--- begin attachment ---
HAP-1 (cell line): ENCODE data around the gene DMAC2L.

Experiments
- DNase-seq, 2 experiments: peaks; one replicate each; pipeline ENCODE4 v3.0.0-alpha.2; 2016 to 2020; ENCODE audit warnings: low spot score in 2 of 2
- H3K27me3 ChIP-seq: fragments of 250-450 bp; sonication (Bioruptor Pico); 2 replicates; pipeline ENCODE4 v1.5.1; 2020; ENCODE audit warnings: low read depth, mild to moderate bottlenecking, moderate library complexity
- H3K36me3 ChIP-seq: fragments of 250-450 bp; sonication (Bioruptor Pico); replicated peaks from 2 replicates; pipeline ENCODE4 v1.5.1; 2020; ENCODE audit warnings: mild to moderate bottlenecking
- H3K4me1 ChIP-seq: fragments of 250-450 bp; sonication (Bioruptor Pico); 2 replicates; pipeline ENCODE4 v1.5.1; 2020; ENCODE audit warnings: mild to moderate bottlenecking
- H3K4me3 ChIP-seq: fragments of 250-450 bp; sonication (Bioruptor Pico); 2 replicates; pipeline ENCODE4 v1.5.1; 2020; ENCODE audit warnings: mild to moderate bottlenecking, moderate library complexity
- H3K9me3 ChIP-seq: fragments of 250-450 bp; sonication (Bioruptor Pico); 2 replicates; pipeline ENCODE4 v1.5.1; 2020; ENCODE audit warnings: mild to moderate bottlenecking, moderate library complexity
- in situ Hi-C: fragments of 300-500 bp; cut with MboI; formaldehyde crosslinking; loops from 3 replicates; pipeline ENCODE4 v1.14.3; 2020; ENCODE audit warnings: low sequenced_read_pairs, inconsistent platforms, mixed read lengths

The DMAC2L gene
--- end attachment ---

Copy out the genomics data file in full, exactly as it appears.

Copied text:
HAP-1 (cell line): ENCODE data around the gene DMAC2L.

Experiments
- DNase-seq, 2 experiments: peaks; one replicate each; pipeline ENCODE4 v3.0.0-alpha.2; 2016 to 2020; ENCODE audit warnings: low spot score in 2 of 2
- H3K27me3 ChIP-seq: fragments of 250-450 bp; sonication (Bioruptor Pico); 2 replicates; pipeline ENCODE4 v1.5.1; 2020; ENCODE audit warnings: low read depth, mild to moderate bottlenecking, moderate library complexity
- H3K36me3 ChIP-seq: fragments of 250-450 bp; sonication (Bioruptor Pico); replicated peaks from 2 replicates; pipeline ENCODE4 v1.5.1; 2020; ENCODE audit warnings: mild to moderate bottlenecking
- H3K4me1 ChIP-seq: fragments of 250-450 bp; sonication (Bioruptor Pico); 2 replicates; pipeline ENCODE4 v1.5.1; 2020; ENCODE audit warnings: mild to moderate bottlenecking
- H3K4me3 ChIP-seq: fragments of 250-450 bp; sonication (Bioruptor Pico); 2 replicates; pipeline ENCODE4 v1.5.1; 2020; ENCODE audit warnings: mild to moderate bottlenecking, moderate library complexity
- H3K9me3 ChIP-seq: fragments of 250-450 bp; sonication (Bioruptor Pico); 2 replicates; pipeline ENCODE4 v1.5.1; 2020; ENCODE audit warnings: mild to moderate bottlenecking, moderate library complexity
- in situ Hi-C: fragments of 300-500 bp; cut with MboI; formaldehyde crosslinking; loops from 3 replicates; pipeline ENCODE4 v1.14.3; 2020; ENCODE audit warnings: low sequenced_read_pairs, inconsistent platforms, mixed read lengths

The DMAC2L gene